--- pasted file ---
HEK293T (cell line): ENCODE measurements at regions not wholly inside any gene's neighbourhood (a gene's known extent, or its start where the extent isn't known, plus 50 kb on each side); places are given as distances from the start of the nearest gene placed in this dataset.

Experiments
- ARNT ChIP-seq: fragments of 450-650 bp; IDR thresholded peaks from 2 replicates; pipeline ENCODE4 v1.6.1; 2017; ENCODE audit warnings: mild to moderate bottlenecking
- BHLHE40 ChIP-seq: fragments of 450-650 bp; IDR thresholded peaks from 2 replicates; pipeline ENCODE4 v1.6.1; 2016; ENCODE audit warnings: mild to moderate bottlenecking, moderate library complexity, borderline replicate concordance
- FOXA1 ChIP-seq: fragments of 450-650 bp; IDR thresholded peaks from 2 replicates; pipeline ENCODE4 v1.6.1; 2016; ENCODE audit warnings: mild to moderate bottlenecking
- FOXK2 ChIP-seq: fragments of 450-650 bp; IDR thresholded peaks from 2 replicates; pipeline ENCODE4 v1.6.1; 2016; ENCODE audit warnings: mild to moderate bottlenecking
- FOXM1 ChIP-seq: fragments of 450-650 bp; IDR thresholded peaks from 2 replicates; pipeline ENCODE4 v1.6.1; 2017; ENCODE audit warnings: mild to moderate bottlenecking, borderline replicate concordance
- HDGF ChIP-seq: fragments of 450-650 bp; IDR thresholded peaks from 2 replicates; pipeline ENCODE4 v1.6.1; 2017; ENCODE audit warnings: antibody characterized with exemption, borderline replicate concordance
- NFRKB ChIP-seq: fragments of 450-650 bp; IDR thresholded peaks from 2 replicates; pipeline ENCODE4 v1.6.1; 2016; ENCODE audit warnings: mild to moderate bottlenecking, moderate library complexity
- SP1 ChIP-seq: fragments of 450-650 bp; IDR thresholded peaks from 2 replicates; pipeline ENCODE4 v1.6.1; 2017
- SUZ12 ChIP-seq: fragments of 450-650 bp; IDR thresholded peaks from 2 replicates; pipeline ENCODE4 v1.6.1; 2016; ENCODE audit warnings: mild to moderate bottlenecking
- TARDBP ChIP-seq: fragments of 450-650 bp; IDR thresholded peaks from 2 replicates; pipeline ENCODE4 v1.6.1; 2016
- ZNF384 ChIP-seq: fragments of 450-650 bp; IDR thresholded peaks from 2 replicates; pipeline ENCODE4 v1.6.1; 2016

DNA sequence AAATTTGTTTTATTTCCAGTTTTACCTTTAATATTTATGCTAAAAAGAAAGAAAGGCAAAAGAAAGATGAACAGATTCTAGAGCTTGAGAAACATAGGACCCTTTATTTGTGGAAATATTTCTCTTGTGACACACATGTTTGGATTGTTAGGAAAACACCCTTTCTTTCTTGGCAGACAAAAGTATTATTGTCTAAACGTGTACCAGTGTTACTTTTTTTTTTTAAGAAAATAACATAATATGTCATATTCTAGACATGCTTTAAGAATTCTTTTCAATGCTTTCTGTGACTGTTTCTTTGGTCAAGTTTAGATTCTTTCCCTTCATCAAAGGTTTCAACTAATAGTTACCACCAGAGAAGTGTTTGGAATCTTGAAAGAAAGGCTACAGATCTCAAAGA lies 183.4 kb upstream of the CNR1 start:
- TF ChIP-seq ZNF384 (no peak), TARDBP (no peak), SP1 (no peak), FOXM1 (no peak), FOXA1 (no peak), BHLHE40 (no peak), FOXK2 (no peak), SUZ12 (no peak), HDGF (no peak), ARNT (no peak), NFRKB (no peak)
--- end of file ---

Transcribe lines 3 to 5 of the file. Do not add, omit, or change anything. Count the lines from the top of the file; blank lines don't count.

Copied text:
- ARNT ChIP-seq: fragments of 450-650 bp; IDR thresholded peaks from 2 replicates; pipeline ENCODE4 v1.6.1; 2017; ENCODE audit warnings: mild to moderate bottlenecking
- BHLHE40 ChIP-seq: fragments of 450-650 bp; IDR thresholded peaks from 2 replicates; pipeline ENCODE4 v1.6.1; 2016; ENCODE audit warnings: mild to moderate bottlenecking, moderate library complexity, borderline replicate concordance
- FOXA1 ChIP-seq: fragments of 450-650 bp; IDR thresholded peaks from 2 replicates; pipeline ENCODE4 v1.6.1; 2016; ENCODE audit warnings: mild to moderate bottlenecking